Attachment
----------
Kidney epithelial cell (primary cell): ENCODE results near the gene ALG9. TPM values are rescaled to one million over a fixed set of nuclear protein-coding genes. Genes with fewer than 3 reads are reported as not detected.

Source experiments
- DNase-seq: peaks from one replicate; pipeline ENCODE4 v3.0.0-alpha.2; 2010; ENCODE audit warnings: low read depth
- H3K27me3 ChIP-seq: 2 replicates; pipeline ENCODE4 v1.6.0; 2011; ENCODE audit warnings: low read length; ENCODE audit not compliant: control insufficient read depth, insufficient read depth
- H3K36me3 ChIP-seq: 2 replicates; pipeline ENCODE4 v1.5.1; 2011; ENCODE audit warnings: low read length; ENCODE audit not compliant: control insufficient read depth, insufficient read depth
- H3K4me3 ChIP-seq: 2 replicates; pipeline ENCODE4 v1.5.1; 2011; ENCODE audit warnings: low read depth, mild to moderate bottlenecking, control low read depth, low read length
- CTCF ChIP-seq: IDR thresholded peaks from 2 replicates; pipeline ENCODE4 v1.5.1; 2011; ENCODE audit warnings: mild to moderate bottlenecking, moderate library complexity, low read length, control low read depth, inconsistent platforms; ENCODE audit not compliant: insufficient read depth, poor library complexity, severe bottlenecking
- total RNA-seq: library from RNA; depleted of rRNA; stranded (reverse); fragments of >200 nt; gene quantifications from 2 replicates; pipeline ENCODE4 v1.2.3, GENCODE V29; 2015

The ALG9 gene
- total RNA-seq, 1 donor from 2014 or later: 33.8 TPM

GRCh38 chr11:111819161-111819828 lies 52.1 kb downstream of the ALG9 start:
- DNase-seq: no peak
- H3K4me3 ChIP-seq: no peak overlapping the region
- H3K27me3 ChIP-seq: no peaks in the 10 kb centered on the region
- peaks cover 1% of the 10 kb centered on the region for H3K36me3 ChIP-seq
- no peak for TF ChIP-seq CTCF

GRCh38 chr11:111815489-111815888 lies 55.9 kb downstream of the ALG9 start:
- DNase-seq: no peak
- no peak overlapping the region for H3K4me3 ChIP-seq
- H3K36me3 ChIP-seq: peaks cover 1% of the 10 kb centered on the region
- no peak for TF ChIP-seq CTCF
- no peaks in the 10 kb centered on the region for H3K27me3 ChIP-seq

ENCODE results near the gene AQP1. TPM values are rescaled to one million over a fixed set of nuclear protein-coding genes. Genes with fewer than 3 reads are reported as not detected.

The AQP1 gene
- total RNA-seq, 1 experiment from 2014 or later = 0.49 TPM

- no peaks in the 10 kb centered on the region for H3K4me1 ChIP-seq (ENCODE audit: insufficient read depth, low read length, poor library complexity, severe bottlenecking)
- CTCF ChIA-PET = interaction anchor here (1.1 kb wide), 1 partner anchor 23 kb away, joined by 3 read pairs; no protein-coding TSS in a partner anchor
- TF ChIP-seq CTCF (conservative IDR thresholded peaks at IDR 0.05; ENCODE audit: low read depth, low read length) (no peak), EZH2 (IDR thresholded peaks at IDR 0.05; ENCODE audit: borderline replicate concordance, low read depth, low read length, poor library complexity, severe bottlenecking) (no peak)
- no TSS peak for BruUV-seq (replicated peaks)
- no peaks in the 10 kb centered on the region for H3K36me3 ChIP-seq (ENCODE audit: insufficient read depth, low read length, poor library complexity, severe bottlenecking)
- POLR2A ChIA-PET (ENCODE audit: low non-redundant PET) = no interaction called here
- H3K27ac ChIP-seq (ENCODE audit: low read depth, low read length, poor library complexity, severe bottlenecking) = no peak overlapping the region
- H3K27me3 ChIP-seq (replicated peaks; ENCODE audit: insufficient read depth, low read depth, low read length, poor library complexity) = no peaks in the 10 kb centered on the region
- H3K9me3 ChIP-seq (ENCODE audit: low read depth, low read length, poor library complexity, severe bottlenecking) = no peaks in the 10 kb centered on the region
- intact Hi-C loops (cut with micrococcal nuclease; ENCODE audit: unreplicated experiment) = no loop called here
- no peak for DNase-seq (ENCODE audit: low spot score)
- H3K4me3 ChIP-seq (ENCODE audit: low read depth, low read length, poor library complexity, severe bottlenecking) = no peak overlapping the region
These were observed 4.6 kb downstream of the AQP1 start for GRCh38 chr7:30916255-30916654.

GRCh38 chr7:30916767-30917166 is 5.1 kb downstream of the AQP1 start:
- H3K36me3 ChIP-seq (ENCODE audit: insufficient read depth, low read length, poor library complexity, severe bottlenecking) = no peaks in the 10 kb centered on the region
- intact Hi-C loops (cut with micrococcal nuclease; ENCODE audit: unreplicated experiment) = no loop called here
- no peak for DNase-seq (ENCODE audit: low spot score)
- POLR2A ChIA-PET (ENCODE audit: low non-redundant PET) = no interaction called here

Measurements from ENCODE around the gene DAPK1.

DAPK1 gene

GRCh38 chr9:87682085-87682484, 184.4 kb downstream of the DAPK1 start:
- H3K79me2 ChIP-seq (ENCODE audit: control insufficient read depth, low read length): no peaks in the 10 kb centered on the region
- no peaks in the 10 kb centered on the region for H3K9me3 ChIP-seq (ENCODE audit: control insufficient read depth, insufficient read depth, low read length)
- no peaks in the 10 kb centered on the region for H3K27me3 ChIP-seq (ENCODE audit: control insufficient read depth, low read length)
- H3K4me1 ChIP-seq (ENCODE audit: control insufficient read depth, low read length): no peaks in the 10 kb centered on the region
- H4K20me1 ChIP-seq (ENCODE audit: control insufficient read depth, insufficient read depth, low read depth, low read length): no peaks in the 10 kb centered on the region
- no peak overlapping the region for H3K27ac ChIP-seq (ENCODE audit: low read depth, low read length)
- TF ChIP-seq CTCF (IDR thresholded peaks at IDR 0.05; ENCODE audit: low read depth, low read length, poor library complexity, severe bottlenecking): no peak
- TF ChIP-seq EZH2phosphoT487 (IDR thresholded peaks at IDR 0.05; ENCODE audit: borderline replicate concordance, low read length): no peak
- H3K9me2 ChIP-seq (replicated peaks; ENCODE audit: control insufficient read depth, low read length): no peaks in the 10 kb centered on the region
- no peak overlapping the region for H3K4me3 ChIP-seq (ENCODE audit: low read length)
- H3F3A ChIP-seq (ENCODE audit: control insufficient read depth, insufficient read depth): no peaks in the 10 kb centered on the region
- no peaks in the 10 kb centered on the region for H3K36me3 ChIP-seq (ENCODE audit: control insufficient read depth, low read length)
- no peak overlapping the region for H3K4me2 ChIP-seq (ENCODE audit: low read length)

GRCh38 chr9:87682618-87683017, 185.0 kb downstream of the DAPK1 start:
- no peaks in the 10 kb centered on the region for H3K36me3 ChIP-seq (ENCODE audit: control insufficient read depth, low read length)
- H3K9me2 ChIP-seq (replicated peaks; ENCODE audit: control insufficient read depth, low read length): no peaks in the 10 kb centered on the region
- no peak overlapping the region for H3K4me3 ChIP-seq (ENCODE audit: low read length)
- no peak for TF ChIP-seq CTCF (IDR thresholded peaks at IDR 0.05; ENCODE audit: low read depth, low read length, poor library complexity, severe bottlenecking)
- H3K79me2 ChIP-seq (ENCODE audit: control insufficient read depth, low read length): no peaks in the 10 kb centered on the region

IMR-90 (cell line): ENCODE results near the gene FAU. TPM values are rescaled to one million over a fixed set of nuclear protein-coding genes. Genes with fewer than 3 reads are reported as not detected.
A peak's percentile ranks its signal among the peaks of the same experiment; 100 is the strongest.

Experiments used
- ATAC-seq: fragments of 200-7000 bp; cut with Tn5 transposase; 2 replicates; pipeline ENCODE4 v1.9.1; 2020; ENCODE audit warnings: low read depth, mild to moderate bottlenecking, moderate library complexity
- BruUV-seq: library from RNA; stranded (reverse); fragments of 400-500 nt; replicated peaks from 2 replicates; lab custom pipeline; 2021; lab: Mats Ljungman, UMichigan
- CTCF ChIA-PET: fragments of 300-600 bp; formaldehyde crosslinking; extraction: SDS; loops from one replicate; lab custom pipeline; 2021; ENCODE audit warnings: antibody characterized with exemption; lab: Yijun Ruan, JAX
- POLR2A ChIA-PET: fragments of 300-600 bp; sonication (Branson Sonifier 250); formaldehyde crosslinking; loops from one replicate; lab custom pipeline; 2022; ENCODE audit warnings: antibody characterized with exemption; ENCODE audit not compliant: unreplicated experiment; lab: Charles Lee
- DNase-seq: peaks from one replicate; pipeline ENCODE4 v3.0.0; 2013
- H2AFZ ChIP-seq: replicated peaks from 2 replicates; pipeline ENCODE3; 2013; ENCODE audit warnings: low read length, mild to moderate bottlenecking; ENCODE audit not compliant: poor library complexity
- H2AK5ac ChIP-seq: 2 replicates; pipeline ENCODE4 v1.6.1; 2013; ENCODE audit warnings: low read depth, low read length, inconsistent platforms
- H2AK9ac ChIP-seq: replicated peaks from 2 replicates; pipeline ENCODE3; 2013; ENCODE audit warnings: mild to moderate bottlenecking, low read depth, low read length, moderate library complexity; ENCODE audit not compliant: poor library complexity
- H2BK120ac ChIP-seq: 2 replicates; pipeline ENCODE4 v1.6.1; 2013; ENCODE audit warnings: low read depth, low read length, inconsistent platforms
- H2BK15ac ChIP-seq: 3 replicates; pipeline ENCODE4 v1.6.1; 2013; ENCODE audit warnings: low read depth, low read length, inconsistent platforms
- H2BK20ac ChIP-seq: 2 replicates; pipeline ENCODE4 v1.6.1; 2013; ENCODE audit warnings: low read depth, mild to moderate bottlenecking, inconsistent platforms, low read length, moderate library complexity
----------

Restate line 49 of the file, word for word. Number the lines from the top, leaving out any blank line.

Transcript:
- no peaks in the 10 kb centered on the region for H3K27me3 ChIP-seq (ENCODE audit: control insufficient read depth, low read length)